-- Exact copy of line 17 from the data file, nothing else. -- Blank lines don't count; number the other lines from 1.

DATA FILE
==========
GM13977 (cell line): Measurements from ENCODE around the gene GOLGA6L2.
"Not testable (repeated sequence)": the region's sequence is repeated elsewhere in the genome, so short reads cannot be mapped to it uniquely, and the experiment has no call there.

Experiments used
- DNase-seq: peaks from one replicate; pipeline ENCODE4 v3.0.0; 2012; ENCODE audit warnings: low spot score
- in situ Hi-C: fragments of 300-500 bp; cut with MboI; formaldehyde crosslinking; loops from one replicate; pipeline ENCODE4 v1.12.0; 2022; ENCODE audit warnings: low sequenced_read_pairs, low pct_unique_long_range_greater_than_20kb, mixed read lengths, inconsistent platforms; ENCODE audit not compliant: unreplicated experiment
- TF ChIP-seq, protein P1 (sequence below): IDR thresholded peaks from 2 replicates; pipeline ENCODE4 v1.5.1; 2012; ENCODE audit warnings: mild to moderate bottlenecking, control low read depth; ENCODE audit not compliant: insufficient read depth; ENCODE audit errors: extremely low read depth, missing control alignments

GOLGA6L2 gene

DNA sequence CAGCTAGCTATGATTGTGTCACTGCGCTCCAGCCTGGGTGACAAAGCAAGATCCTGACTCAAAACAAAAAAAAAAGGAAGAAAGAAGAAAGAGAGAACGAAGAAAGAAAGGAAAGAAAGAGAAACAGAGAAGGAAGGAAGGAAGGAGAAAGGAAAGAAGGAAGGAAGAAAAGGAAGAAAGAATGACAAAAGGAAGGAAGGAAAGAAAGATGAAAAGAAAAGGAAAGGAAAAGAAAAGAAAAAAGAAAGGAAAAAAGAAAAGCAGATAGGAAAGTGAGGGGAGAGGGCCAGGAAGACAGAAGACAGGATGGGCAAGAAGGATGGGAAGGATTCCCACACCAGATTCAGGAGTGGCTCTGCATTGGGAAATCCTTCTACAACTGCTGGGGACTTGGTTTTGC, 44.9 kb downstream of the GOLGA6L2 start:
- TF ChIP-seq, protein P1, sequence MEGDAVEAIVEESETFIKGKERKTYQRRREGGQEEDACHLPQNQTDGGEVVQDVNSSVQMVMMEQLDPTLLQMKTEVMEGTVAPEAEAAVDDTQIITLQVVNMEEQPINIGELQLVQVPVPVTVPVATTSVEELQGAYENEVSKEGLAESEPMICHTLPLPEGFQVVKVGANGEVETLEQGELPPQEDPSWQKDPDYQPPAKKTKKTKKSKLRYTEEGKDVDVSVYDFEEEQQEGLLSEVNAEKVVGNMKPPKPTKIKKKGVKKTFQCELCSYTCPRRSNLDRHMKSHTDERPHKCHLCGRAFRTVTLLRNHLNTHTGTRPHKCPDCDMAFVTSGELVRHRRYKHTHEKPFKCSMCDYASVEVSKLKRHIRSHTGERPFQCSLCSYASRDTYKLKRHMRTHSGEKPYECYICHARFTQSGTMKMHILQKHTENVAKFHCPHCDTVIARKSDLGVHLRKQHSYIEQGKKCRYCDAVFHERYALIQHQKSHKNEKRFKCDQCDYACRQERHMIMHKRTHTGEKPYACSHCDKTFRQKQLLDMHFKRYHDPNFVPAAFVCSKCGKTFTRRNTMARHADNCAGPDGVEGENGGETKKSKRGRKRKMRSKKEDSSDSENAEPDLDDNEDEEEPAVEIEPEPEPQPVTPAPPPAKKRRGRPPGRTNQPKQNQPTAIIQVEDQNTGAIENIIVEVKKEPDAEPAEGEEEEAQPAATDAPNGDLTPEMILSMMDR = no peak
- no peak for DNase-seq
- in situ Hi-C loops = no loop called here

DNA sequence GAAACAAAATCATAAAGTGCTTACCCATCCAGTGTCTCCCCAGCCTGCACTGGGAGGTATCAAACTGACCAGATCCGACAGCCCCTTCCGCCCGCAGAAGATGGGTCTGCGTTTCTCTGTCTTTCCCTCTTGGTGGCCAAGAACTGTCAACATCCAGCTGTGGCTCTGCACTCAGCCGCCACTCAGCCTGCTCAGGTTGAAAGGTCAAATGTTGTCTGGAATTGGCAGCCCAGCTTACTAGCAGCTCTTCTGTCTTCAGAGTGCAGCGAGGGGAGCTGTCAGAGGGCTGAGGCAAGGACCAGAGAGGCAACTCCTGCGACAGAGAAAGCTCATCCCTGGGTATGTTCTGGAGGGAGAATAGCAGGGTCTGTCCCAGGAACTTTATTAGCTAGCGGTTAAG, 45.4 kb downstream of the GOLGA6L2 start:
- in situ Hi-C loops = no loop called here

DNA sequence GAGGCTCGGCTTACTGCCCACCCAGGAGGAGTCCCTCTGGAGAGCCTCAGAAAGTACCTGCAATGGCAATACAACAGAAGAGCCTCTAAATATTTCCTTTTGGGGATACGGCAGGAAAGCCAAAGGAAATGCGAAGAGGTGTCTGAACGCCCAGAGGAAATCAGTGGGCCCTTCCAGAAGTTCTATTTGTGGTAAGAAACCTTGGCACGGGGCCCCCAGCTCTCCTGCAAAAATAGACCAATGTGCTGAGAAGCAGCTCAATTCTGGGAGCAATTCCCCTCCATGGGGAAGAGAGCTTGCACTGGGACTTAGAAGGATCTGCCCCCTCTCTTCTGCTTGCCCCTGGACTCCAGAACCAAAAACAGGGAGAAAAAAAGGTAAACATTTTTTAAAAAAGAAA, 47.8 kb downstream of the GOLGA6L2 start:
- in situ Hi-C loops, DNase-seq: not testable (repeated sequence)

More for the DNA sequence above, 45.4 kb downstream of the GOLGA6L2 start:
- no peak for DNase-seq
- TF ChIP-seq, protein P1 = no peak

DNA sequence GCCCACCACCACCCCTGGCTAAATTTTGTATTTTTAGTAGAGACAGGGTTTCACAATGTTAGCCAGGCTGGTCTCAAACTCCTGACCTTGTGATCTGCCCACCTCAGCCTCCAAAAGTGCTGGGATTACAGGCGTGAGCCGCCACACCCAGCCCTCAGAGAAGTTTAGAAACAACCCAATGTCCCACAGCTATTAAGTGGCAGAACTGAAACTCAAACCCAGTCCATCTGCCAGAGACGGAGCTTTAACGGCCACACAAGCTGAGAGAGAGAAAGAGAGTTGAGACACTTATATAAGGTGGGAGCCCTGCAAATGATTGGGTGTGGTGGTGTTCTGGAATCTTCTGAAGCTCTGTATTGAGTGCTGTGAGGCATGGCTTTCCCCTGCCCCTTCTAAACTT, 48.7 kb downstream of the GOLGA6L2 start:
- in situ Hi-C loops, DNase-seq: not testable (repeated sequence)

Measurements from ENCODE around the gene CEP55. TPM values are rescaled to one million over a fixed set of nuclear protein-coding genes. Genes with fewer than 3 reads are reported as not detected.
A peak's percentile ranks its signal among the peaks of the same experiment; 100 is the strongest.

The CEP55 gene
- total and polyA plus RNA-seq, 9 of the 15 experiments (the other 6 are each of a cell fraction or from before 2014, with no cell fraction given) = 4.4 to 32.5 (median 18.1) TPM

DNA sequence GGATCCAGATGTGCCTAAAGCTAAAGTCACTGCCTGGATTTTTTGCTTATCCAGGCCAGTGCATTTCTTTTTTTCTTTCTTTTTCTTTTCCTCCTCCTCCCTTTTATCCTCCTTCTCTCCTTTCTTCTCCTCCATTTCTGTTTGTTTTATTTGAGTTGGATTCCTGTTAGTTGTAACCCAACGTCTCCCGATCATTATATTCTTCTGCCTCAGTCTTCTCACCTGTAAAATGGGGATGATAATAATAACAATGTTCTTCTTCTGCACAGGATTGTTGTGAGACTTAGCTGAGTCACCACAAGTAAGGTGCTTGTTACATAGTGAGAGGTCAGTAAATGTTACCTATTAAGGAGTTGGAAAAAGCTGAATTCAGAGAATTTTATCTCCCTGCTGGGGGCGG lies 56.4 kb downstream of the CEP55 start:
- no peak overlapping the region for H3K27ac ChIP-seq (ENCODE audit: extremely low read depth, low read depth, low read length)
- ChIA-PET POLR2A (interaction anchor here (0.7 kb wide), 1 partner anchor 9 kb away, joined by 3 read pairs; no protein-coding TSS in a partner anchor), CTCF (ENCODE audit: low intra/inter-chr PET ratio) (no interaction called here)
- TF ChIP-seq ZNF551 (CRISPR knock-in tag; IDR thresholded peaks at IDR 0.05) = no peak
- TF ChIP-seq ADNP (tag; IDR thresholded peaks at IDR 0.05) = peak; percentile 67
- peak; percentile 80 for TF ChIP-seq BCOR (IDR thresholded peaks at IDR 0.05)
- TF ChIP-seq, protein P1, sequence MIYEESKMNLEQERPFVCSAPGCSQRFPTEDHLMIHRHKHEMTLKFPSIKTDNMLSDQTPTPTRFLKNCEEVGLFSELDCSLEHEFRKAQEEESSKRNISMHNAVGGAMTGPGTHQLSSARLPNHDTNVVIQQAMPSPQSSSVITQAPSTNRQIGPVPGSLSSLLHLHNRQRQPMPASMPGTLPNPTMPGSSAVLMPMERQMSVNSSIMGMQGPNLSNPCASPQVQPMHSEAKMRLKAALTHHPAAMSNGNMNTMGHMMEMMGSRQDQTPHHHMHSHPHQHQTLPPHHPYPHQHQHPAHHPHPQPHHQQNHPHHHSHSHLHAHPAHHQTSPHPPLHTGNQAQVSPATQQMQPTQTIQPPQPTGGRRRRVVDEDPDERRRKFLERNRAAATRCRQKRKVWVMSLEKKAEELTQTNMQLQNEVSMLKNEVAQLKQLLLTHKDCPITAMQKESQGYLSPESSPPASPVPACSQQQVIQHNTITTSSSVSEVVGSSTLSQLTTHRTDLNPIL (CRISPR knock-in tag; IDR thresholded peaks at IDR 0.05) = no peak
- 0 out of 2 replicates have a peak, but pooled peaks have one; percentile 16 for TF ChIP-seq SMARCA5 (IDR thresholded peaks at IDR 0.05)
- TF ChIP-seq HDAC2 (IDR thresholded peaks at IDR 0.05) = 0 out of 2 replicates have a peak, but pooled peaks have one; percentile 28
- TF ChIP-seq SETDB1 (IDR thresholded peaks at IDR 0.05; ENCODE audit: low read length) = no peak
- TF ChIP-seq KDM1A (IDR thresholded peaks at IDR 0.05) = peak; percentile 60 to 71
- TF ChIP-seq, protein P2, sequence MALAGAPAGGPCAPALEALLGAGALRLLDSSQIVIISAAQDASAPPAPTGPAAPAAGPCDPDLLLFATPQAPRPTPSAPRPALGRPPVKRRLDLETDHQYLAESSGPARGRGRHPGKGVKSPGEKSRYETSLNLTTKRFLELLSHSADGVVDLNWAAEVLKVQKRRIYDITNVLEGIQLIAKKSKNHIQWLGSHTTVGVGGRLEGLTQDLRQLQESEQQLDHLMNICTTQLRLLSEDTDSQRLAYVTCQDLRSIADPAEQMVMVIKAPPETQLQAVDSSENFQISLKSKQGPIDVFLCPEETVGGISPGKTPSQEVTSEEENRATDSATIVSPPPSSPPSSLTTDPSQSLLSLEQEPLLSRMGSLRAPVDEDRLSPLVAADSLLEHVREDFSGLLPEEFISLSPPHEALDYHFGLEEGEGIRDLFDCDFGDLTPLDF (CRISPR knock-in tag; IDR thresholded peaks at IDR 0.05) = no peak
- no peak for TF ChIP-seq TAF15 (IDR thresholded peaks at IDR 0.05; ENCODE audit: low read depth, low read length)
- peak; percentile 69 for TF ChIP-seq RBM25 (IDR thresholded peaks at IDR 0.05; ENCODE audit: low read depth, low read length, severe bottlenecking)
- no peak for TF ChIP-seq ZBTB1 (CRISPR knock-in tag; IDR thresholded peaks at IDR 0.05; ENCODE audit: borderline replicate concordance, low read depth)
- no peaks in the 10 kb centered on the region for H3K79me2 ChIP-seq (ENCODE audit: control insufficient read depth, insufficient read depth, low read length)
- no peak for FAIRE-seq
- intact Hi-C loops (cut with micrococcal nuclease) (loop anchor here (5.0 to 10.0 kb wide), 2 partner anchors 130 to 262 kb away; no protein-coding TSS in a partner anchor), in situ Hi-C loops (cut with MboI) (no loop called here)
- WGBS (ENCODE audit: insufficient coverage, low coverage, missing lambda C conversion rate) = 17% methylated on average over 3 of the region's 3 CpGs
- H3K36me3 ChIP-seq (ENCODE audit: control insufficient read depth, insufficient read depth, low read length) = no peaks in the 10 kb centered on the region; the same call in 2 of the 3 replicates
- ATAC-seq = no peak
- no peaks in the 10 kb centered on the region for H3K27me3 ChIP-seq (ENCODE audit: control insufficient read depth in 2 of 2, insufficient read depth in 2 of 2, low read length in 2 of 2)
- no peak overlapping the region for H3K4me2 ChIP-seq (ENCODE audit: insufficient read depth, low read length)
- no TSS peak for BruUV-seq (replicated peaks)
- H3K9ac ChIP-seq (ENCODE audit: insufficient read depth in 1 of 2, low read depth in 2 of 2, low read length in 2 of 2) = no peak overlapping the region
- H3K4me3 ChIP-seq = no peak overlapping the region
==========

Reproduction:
- no peak for DNase-seq